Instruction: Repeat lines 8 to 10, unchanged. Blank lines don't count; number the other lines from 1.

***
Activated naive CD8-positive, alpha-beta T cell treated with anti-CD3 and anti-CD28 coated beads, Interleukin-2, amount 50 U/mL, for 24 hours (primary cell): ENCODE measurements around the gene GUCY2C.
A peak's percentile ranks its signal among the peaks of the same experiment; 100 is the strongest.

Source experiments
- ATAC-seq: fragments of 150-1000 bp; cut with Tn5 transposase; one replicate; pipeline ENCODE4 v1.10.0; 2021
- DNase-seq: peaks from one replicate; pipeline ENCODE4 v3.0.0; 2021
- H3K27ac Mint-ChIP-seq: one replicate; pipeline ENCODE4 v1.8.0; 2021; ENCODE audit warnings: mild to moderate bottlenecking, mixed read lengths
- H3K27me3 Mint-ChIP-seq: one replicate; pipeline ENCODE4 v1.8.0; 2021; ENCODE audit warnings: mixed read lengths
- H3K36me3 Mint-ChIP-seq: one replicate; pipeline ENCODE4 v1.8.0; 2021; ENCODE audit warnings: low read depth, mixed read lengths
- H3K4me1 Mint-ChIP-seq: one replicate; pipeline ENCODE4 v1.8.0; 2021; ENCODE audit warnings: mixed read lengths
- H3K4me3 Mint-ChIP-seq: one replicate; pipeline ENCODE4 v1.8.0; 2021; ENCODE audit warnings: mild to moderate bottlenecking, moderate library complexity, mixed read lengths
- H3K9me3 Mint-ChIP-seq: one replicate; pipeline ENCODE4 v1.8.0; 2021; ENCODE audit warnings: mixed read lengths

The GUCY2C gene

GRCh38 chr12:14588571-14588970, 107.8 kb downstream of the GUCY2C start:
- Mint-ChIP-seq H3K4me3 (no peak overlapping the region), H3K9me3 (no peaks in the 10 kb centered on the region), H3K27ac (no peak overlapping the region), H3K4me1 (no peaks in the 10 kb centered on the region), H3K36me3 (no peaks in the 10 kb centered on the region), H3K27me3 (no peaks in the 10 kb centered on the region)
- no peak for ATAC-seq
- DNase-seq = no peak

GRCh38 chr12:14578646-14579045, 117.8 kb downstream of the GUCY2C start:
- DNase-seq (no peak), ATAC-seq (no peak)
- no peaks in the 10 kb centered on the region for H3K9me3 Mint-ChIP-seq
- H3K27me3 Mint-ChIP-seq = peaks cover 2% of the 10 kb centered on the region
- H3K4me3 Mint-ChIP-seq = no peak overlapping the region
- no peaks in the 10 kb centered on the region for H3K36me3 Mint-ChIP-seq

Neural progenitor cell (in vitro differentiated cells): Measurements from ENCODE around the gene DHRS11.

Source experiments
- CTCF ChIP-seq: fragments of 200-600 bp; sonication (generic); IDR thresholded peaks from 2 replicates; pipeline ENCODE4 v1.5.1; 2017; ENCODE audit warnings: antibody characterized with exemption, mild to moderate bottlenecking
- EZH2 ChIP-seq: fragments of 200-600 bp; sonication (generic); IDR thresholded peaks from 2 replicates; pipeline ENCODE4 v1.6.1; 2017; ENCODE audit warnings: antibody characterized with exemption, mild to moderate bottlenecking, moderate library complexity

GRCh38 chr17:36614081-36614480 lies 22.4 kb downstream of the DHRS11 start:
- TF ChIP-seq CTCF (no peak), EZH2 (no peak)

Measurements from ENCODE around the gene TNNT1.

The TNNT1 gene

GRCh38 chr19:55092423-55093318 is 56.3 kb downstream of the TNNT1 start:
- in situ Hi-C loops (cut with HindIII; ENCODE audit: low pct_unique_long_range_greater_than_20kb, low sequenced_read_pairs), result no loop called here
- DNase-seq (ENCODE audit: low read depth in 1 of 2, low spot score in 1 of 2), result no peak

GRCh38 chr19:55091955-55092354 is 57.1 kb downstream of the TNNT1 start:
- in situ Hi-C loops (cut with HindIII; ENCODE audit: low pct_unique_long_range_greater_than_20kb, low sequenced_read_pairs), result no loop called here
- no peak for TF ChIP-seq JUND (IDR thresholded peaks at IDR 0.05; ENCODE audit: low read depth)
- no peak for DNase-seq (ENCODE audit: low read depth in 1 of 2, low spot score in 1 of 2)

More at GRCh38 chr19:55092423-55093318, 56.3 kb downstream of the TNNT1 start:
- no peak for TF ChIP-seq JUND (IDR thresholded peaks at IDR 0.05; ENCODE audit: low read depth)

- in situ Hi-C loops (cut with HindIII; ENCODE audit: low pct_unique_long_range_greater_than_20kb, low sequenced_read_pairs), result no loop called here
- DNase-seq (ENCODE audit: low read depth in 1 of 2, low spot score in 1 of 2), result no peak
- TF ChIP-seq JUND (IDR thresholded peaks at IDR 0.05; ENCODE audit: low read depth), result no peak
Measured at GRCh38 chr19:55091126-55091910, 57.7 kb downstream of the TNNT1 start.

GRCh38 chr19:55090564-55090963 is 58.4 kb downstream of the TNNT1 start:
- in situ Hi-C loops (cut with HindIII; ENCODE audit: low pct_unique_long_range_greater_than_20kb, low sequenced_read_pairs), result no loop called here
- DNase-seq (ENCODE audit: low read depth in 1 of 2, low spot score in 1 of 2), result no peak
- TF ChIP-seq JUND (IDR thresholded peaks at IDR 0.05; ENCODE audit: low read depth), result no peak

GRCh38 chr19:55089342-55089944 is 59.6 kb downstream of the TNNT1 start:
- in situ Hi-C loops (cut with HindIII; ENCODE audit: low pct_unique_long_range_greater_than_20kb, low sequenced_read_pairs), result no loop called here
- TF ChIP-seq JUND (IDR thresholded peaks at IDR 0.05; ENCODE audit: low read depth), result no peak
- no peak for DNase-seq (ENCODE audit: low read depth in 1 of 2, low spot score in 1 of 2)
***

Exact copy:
- H3K36me3 Mint-ChIP-seq: one replicate; pipeline ENCODE4 v1.8.0; 2021; ENCODE audit warnings: low read depth, mixed read lengths
- H3K4me1 Mint-ChIP-seq: one replicate; pipeline ENCODE4 v1.8.0; 2021; ENCODE audit warnings: mixed read lengths
- H3K4me3 Mint-ChIP-seq: one replicate; pipeline ENCODE4 v1.8.0; 2021; ENCODE audit warnings: mild to moderate bottlenecking, moderate library complexity, mixed read lengths